Mites Sarcoptes scabiei are mites that infest mammals, including man. Most human infestations result from person-to-person contact. Although they can transfer from animals to humans and vice versa, several types of scabies mites exist, each having a preferred host species on which it reproduces. The entire life cycle (10-17 days for human-infesting scabies mites) is spent on their host. Without a host, they survive only a few days. Other mites like the red chigger mite and other mites like bird mites will only bite when disturbed in their environment eg: if you walk through grass or pick up a dead bird.
Scabies is the most common and important condition resulting from mite infestation of humans. Unlike other mites, scabies mites actually burrow up to 3cm into the skin to lay eggs. The mites are believed to feed on skin and secretions. In previously unexposed individuals, a scabies infestation may go unnoticed for more than a month. Then, severe irritation and itching develops, especially at night. Mites cause several forms of allergic diseases, including hay fever, asthma and eczema and are known to aggravate atopic dermatitis. Mites are usually found in warm and humid locations, including beds. It is thought that inhalation of mites during sleep exposes the human body to some antigens that eventually induce hypersensitivity reaction. Dust mite allergens are thought to be among the heaviest dust allergens.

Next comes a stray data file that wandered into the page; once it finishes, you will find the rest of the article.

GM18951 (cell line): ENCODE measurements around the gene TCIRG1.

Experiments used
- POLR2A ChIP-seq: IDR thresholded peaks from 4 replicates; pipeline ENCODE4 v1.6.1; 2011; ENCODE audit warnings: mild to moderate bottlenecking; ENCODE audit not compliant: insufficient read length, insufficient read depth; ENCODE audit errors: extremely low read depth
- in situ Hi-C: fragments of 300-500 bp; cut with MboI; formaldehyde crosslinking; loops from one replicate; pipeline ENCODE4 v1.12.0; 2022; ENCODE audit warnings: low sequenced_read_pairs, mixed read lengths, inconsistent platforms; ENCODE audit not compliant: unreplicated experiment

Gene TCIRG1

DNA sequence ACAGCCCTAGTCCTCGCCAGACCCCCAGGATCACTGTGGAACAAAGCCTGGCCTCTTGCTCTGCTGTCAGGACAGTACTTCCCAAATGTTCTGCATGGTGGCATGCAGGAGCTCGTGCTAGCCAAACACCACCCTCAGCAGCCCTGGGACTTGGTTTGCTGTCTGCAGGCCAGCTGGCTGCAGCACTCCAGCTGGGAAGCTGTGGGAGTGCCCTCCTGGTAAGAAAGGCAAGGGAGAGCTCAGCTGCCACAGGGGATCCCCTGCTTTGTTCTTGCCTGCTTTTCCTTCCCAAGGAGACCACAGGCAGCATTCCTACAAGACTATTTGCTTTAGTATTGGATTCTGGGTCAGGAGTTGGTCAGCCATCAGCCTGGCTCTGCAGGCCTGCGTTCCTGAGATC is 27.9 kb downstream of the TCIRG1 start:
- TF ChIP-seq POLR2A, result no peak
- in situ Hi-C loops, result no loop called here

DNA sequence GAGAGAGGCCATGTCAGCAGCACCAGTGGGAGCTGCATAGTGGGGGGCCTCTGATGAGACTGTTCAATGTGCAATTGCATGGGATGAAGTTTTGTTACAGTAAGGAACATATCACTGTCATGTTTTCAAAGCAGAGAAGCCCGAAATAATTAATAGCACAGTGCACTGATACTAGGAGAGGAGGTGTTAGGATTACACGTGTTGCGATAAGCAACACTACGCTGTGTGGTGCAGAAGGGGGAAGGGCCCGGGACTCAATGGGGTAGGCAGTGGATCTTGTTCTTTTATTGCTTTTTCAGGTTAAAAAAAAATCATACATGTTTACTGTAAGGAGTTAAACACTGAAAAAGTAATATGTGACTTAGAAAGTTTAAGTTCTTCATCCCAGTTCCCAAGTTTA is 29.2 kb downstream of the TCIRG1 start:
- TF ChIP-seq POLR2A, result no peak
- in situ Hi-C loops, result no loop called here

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Adult female lice lay eggs, called nits. These nits are firmly attached to the base of the hair shaft, closest to the scalp. The nits are often confused for dandruff. After a week or so, the nit hatches into a baby louse called a nymph. Nymph’s look like adult louses, but are smaller. They become an adult in 10 days, and as an adult live for about 30 days. To live, nymphs and adult lice must feed on blood. If the louse falls off a person and cannot feed, it will die within 2 days. A louse's color varies from pale beige to dark gray; however, if feeding on blood, it may become considerably darker. Female lice are usually more common than the males, and some species are even known to be parthenogenetic. A louse's egg is commonly called a nit. Many lice attach their eggs to their host's hair with specialized saliva; the saliva/hair bond is very difficult to sever without specialized products. Living lice eggs tend to be pale white. Dead lice eggs are more yellow. They crawl fast (up to 12 inches or 30 cm per hour – that's fast if you're the size of a sesame seed!) but do not fly or jump. An adult louse can be up to 1/8 inch (3 mm) in size and is pale grey or brown.
The main symptom is an itchy head (caused by the louse's saliva when it removes a tiny amount of blood from the scalp), seeing red bumps on the scalp and neck that can become infected if repeatedly scratched. Seeing live lice moving around on the head finding nits (lice eggs), which are tiny white oval shaped specks that are attached to the sides of hairs. Frequent feeling of something moving in their hair.
Mites and Lice most people are familiar with Dust mites and the common lice, while the dust mite does not acutally attack humans, there are many mites that can 'bite'. Most lice are scavengers, feeding on skin and other debris found on the host's body, but some species feed on sebaceous secretions and blood. Most are found only on specific types of animal, and, in some cases, only to a particular part of the body. For example, in humans, different species of louse inhabit the scalp and pubic hair. Lice generally cannot survive for long if removed from their host. Head lice, also called pediculus humanus capitis, is the most common type of lice. Hair lice are parasitic insects that are found on people’s heads. Having head lice is very common.